From the days in television Dafydd Rees:

“I have nothing but admiration for Siôn both as a man and a writer and feel honoured to have had the chance to work with him on a couple of projects for television. I consider both “Brad yn y Bae” and “Rygbi y Gem Agored” to be with the best projects that I had the good fortune to produce and it’s no coincidence that Siôn authored both. He had that extra something that elevated the script not only to beautiful spoken poetry at times, but also he added a deeper cultural dimension rooted in his Wales – in our Wales. Through his work he spoke for many of us, and through his humanity he reminded us of the fundamental principles of life.”

Ifan Morgan Jones has collated a collection of voices and memories in tribute for Nation Cymru. The span is unique in its breadth, ranging across theatre, television, literature and politics.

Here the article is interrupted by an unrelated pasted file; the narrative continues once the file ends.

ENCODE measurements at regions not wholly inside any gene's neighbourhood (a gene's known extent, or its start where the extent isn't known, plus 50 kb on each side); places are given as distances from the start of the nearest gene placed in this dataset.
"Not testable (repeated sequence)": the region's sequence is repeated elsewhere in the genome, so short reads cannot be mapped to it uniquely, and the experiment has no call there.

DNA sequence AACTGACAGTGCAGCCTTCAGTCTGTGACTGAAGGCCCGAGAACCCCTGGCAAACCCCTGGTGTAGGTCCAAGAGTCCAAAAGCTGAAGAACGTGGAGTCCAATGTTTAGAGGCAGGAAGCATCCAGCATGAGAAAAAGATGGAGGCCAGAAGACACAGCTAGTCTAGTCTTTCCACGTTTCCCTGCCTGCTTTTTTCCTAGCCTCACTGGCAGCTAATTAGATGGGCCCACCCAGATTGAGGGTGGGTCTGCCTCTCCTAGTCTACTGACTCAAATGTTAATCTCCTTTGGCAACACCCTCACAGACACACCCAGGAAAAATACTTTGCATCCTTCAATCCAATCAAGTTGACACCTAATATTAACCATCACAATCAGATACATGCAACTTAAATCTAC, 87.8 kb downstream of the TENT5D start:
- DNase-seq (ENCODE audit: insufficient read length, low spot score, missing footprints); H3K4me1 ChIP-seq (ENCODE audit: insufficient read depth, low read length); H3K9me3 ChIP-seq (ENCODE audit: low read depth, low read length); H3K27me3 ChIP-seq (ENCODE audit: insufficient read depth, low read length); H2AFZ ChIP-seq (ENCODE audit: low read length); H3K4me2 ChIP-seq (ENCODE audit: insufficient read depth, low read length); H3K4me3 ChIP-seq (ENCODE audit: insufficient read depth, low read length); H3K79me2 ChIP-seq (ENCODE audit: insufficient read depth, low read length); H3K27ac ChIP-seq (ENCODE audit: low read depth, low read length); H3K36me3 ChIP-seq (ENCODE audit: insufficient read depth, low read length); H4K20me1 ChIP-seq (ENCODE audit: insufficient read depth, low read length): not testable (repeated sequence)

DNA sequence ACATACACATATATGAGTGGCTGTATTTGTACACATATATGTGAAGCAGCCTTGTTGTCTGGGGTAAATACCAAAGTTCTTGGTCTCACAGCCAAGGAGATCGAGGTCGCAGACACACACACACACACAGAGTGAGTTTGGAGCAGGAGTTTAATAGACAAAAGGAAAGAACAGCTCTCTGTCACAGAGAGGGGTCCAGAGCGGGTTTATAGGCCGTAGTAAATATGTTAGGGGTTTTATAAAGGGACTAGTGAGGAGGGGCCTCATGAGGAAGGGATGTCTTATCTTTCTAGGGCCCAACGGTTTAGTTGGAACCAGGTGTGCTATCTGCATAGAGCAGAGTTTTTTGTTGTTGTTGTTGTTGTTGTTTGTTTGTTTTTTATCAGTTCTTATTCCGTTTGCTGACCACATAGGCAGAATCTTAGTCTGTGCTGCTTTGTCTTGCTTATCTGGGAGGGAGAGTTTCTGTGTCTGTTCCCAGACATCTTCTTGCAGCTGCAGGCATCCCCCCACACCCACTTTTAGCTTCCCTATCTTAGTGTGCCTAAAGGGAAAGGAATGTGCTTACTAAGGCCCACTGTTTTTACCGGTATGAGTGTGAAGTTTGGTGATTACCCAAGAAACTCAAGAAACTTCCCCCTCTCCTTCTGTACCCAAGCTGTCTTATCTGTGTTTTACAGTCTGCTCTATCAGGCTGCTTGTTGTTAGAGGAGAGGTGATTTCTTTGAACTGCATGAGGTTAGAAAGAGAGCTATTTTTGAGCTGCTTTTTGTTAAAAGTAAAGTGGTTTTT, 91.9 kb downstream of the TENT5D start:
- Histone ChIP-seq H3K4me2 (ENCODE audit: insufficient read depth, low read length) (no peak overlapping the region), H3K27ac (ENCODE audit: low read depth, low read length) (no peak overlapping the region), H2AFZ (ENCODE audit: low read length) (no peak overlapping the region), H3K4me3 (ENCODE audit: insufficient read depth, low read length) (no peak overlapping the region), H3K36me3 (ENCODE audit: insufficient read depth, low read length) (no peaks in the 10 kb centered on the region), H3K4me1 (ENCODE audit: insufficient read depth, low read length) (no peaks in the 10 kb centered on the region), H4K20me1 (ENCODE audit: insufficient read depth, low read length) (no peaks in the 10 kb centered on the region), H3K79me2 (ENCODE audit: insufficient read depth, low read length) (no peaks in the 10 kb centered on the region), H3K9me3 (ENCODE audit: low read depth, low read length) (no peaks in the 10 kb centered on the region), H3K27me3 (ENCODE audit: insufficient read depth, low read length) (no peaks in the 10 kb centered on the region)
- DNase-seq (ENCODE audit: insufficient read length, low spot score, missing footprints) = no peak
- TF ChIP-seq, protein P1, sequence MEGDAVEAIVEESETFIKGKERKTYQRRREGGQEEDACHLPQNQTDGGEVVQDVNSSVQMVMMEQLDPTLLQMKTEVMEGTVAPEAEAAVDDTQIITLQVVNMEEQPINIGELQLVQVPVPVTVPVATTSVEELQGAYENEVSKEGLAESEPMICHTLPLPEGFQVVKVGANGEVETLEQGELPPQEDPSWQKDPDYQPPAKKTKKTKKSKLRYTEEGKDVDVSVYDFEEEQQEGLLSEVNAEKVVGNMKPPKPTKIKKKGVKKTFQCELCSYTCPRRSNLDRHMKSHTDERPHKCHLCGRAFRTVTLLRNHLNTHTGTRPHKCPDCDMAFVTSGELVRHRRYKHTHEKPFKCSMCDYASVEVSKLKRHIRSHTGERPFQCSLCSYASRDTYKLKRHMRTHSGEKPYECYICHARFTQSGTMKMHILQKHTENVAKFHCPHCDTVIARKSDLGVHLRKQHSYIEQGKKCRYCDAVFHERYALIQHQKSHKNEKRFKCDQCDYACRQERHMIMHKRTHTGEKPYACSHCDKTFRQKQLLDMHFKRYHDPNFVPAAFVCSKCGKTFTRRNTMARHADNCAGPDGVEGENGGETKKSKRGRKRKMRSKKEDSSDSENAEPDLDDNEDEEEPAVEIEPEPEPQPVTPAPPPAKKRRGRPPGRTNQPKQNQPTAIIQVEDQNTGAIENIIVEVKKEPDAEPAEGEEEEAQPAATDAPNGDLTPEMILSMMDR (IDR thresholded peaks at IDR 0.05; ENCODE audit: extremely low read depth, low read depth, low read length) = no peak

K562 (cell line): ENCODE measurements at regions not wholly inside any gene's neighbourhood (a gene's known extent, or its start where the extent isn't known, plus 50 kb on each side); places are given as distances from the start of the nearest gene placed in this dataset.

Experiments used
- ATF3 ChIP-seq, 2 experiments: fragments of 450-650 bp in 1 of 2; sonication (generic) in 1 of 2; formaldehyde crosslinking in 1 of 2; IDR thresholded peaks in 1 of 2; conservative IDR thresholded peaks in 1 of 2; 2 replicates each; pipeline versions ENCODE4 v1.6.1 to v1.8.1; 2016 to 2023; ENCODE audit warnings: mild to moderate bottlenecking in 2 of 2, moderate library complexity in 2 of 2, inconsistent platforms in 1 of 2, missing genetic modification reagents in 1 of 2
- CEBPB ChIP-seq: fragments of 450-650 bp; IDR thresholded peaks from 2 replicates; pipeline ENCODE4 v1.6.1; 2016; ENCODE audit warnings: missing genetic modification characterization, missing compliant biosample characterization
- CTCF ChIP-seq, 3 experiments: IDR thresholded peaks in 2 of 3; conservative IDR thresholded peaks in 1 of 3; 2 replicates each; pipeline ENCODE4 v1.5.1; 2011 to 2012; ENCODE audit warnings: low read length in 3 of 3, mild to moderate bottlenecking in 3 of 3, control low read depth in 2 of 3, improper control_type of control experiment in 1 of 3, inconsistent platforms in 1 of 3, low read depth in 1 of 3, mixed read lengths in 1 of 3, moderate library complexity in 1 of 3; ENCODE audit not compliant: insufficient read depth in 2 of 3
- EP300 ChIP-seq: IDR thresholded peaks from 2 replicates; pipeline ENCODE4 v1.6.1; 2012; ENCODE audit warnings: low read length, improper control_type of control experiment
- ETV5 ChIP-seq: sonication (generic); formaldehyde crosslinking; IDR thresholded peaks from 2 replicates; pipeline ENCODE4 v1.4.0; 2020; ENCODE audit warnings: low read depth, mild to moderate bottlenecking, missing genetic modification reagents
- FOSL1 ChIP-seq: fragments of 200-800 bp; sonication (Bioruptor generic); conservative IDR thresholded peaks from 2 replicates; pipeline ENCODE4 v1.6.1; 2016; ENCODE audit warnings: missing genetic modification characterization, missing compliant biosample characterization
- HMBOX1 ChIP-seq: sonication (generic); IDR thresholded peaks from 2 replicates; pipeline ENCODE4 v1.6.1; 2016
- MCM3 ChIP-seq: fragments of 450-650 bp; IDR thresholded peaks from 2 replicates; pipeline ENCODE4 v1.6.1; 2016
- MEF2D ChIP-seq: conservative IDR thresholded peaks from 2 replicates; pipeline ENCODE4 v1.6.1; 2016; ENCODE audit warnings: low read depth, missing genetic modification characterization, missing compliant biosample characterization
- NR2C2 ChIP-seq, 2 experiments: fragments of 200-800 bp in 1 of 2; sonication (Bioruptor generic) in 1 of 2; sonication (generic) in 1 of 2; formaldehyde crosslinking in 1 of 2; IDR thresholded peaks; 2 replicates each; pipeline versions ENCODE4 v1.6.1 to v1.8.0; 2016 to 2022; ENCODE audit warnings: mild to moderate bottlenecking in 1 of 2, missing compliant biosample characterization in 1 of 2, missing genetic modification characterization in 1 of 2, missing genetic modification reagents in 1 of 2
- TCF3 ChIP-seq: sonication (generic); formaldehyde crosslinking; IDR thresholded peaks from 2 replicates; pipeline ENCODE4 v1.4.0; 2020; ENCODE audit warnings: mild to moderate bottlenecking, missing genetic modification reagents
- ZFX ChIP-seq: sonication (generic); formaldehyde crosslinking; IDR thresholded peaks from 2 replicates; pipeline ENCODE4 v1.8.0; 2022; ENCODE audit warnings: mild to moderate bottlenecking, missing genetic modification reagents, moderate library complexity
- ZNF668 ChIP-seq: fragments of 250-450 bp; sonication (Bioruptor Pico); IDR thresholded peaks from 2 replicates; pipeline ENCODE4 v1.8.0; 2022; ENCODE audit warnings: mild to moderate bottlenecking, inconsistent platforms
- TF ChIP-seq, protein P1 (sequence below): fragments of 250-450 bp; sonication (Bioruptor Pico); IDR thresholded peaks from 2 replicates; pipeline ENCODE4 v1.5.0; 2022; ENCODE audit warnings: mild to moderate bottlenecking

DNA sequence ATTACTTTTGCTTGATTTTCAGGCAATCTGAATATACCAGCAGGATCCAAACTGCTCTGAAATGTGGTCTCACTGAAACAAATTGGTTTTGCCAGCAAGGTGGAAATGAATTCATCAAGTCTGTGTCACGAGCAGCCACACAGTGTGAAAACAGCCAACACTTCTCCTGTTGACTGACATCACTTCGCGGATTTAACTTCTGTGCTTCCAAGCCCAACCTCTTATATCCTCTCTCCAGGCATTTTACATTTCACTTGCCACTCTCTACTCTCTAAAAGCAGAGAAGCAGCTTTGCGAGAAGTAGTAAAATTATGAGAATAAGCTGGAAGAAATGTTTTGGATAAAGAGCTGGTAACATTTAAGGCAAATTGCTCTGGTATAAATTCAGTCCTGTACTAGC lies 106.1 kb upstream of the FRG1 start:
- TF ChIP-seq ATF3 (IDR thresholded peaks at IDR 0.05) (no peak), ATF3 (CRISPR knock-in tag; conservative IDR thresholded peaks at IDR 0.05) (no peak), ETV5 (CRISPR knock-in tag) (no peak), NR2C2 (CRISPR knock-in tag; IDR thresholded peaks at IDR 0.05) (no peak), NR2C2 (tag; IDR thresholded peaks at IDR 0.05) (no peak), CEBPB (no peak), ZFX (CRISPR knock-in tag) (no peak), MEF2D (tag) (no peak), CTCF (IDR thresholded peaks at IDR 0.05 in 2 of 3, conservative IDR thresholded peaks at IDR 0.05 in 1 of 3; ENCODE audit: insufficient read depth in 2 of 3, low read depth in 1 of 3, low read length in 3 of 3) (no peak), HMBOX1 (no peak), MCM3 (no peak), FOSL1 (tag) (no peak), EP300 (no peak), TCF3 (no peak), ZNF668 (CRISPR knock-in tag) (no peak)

Jon Gower: “hard-working, iconoclastic and constantly explorative.”

Jim Parc Nest (James T. Jones): “Siôn...influenced by the radicalism of his parents...developed it into a rebelliousness which characterised his work, both as poet and playwright.”

Alun Wyn Bevan: “His talent as poet, writer, dramatist and scriptwriter was second to none – equally prolific in both Welsh and English languages.”

Adam Price: “Siôn was that rarest of phenomena: someone who could write with a voice and vision that was convincingly pan-Welsh. A pioneer in so many ways – of urban Welsh writing in “Bob yn y Ddinas” he was the first to bring LGBT concerns to the Welsh language stage in “Wastad ar y Tu Fas...In small nations especially poets must double-up as prophets or political commentators. Siôn was the compete trinity, holding up a mirror to us all of who we are and what we might yet be.”

Betsan Llwyd: “His true genius as a writer lay not only in the intellect and engaging discourse so typical of his work, but in the tangible humanity he imbued in each and every character, ensuring that the story was always kept ‘real’.”

William Owen Roberts, Sharon Morgan, Geraint Lewis and Endaf Emlyn are other contributors on the work, the life, the humour and the irreverence.